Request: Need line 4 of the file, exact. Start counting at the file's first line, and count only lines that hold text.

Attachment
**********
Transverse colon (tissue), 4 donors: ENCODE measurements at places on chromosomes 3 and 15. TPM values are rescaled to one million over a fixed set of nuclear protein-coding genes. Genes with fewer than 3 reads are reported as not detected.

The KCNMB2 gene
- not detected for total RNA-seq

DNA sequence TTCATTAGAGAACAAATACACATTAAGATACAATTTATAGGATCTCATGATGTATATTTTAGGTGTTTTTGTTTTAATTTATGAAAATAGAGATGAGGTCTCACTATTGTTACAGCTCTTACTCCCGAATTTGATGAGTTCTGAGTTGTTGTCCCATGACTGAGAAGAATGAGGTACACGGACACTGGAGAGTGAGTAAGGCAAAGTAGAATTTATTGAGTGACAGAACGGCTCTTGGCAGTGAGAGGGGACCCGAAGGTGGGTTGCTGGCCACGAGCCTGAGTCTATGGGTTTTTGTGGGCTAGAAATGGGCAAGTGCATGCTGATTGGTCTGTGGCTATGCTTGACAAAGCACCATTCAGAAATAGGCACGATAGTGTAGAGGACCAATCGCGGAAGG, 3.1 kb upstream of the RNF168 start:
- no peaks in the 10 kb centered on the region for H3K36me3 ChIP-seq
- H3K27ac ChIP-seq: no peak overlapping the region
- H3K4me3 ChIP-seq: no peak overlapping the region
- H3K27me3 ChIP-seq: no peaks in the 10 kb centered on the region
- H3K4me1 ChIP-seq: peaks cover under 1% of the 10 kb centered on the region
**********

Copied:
DNA sequence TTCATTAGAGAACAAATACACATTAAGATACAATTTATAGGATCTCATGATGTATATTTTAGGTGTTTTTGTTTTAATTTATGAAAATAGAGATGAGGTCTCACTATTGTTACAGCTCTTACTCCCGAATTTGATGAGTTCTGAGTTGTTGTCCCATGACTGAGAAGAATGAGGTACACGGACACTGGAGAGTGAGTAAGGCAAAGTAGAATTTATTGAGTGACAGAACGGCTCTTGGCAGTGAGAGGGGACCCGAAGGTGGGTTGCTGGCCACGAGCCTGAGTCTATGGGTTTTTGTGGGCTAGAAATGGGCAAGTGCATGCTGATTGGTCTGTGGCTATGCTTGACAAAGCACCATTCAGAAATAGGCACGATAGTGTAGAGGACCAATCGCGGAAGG, 3.1 kb upstream of the RNF168 start: